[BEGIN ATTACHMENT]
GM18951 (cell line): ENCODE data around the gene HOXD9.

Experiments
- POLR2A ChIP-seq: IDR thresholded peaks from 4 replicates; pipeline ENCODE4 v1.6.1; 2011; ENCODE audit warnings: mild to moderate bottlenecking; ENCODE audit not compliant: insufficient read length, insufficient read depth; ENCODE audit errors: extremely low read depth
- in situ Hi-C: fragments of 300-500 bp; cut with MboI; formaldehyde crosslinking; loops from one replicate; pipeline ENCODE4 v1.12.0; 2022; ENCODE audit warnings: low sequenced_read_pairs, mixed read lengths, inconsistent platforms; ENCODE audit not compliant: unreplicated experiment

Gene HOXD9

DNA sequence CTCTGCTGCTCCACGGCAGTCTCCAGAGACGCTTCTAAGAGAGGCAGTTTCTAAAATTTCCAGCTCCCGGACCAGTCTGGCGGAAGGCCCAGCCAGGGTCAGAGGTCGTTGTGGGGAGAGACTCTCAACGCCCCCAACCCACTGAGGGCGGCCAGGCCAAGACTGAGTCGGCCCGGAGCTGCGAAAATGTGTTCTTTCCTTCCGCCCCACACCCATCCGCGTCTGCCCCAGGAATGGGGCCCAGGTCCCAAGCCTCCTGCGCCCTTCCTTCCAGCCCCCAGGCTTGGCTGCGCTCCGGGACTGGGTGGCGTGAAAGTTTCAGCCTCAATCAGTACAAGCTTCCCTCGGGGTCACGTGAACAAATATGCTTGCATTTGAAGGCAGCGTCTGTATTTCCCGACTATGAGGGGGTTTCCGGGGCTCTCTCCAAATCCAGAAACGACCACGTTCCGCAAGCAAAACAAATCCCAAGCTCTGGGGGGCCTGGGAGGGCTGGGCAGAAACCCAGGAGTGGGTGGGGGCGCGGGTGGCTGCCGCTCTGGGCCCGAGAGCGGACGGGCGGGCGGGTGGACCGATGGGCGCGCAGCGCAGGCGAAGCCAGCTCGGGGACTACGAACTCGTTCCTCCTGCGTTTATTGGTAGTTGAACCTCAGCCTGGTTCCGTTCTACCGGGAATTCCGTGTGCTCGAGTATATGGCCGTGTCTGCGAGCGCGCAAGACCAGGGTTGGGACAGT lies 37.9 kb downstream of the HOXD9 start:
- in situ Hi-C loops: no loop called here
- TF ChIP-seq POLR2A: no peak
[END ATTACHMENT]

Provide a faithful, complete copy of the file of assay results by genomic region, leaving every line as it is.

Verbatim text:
GM18951 (cell line): ENCODE data around the gene HOXD9.

Experiments
- POLR2A ChIP-seq: IDR thresholded peaks from 4 replicates; pipeline ENCODE4 v1.6.1; 2011; ENCODE audit warnings: mild to moderate bottlenecking; ENCODE audit not compliant: insufficient read length, insufficient read depth; ENCODE audit errors: extremely low read depth
- in situ Hi-C: fragments of 300-500 bp; cut with MboI; formaldehyde crosslinking; loops from one replicate; pipeline ENCODE4 v1.12.0; 2022; ENCODE audit warnings: low sequenced_read_pairs, mixed read lengths, inconsistent platforms; ENCODE audit not compliant: unreplicated experiment

Gene HOXD9

DNA sequence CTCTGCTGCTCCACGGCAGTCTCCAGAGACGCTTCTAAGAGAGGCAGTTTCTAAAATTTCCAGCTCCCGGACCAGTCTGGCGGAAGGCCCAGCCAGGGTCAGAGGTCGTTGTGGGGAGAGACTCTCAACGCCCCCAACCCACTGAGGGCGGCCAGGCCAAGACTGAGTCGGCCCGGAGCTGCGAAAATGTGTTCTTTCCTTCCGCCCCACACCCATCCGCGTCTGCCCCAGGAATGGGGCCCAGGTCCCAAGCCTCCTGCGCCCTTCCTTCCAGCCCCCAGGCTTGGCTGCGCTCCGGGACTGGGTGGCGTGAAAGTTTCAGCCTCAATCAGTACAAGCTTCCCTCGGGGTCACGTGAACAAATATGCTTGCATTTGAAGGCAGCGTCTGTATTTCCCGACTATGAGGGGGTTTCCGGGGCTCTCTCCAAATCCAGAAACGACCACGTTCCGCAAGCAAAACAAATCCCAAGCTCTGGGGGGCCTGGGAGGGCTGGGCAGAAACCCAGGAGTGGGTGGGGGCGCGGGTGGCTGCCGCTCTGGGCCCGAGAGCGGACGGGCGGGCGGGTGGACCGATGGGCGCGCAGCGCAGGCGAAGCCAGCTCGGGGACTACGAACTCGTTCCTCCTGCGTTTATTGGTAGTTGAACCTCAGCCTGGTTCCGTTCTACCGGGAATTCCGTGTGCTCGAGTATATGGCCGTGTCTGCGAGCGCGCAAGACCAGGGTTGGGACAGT lies 37.9 kb downstream of the HOXD9 start:
- in situ Hi-C loops: no loop called here
- TF ChIP-seq POLR2A: no peak